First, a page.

The student government at American River College in Sacramento has been having difficulty telling the difference between rendering to Caesar and rendering to God. (They get the two of them mixed up.) That confusion has now been resolved, the students at ARC having voted to sweep the dominant Slavic Christian coalition out of office. A slate of students calling itself ARC Students for Change triumphed in an election that boasted a staggering 9% turnout. (Yes, we're grading that on the curve because a typical school election sees ballots cast by only about 1% of the student body.)
My friend and former student “Steve” is a professor at American River College. He served as a poll worker in the two-day election. The college administration decided it would recruit faculty members to monitor the voting and validate student registration before handing out ballots. Since the student council incumbents were not particularly careful about following rules or discharging their responsibilities as elected officials, it was probably a prudent move by the ARC administration. Steve said that many voters had Russian-language fliers, indicating that they were probably supporters of the highly organized Ukrainian immigrant community that dominated campus politics during the past year. A joke going around on the Sacramento campus was that ARC stood for “A Russian College” (although Ukrainians are not necessarily fond of being described as Russians).
During the ascendancy of the extremely conservative Slavic Christians, the student council endorsed the anti-gay Proposition 8, decried the pro-gay National Day of Silence, and opposed a fund-raising rock concert on campus (most musicians being satanists and all). The recent campaign featured a pledge by ARC Students 4 Liberty (the slate formed by the incumbents and their allies) to support a Student Bill of Rights. That sounds harmless enough, until you find out that their notion of a student bill of rights is one that gives them the right to decide what the correct answers are in their classes. Does your astronomy professor say that the earth is 4.5 billion years old? Not a problem. You have a right to say it's only 6000 years old because God told you that. Did your anthropology professor try to teach you about human evolution? Scratch out Cro-Magnon in your textbook and write in Adam and Eve. See how that works?
Well, it didn't work. The Change slate took 14 of the 17 elective positions, including the presidency. The so-called Liberty slate tried its best to smear Change presidential candidate David L. Fisher by distributing a flier accusing him of drunk and reckless driving. Steve didn't know if there was any truth to the allegation, but it was a remarkably swift descent to the gutter. He pointed out that the Liberty candidates were quick to rip off the platform of the Change slate, since Change had made a textbook rental program a key campaign plank. The Liberty slate embraced it as if it was its own idea. (Apparently “Thou shalt not steal” does not apply to your opponents' political programs.)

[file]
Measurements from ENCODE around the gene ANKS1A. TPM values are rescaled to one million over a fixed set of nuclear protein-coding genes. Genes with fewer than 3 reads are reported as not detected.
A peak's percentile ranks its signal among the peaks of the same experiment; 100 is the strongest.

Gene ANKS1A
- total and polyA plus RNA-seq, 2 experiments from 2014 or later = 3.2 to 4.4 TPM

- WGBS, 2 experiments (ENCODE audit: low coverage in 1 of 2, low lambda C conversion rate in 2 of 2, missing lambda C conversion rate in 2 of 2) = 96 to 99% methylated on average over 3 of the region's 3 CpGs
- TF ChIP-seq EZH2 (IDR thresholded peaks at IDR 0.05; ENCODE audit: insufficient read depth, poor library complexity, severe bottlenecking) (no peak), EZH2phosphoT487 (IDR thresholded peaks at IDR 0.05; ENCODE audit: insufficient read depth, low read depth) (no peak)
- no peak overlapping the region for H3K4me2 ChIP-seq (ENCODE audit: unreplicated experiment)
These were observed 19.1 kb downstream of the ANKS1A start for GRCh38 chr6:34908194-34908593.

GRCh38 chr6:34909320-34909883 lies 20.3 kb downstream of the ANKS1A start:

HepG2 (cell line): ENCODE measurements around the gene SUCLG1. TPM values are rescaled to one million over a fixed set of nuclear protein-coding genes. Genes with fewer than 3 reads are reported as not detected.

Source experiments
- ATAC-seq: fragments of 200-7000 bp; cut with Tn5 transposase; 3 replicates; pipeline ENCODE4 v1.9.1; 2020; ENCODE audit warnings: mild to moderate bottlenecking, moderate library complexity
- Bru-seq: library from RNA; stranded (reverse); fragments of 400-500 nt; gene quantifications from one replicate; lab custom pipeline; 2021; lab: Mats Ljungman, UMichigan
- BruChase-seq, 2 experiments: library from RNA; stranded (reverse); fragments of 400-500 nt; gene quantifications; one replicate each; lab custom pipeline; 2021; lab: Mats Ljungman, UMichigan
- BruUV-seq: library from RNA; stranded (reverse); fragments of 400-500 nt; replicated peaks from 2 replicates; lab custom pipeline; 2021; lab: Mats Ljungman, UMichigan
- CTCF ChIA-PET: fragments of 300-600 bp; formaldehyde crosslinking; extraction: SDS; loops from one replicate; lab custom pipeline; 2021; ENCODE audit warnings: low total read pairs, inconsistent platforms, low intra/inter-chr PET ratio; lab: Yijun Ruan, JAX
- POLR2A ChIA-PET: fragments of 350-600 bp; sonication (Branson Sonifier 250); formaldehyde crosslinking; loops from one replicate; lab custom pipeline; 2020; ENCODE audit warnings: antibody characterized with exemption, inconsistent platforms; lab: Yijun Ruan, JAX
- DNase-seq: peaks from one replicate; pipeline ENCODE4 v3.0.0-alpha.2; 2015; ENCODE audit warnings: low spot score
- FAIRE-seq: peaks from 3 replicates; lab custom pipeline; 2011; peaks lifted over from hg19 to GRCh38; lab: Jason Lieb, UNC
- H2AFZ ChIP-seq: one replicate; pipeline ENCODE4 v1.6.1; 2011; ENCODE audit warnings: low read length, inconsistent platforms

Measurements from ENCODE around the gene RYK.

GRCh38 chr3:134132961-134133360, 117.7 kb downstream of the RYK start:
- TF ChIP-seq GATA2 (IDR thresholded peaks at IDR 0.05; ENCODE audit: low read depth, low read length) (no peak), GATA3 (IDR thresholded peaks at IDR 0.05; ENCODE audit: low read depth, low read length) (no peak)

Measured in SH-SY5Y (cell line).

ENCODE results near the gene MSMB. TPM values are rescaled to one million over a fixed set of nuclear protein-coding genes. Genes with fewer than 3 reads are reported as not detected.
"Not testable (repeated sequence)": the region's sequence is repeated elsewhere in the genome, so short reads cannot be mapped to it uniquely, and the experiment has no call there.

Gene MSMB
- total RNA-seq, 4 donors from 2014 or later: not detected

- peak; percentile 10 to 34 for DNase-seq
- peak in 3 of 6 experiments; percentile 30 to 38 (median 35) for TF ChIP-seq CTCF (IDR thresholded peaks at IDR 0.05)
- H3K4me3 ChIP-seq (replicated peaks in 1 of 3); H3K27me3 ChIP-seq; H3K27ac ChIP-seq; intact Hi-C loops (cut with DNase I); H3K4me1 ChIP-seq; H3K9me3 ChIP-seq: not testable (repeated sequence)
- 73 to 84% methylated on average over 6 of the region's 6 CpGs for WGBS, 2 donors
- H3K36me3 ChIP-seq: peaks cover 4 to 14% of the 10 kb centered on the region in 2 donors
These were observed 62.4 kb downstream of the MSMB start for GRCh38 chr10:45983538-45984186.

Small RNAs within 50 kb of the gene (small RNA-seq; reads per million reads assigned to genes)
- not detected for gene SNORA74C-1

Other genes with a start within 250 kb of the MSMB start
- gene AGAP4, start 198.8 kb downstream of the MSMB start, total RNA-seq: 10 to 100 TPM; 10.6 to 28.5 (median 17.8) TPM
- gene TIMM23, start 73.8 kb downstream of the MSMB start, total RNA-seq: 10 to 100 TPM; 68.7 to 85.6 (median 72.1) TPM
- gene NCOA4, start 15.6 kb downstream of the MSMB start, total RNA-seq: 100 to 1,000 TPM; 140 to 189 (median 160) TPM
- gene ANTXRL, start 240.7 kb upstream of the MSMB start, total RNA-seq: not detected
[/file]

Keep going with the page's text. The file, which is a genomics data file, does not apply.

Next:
The losing presidential candidate on the Liberty ticket, Yuriy Popko, declined to concede gracefully. He was quoted in the Sacramento Bee's on-line report as saying, “The administration and faculty have conspired to remove us from office since they don't approve of the image of ARC as having a conservative student body.”
The college president issued a statement Friday afternoon with some mild comments about the election:
This was a highly contested election with some strong disagreement among the candidates on the purpose and direction of student government at American River College. There were healthy discussions, and some less than positive, in which students learned directly about the nature of the democratic process and freedom of speech.As you can see, the college president was careful not to identify those who behaved badly during the campaign.
There is no doubt that debates and differences on issues will continue at ARC. While we promote open expression within the bounds of courtesy, sensitivity and respect, not all students have learned or exhibited these values. Our education process continues.
Steve agrees that the administration and faculty were probably pleased to see the defeat of Popko's slate. He, personally, was delighted. As far as any conspiracy goes, however, Steve said it was simply a matter of getting out the vote and monitoring the election to prevent cheating. Students received an e-mail reminder about the two days of voting (Tuesday and Wednesday) and the polls were kept open both days from 9:00 in the morning till 9:00 in the evening. Some teachers announced the start of balloting in their classrooms and a few offered extra credit for voting. Steve says that might be appropriate in a political science class, but he didn't offer any points to his algebra students. The Liberty slate immediately accused the faculty of offering extra credit for voting against the Liberty candidates, but Steven is certain no professor was foolish enough to do that. Just getting out the vote was likely to dilute the support for the right-wing Christian coalition—unless, of course, they were truly representative of the ARC student body.
It seems they weren't.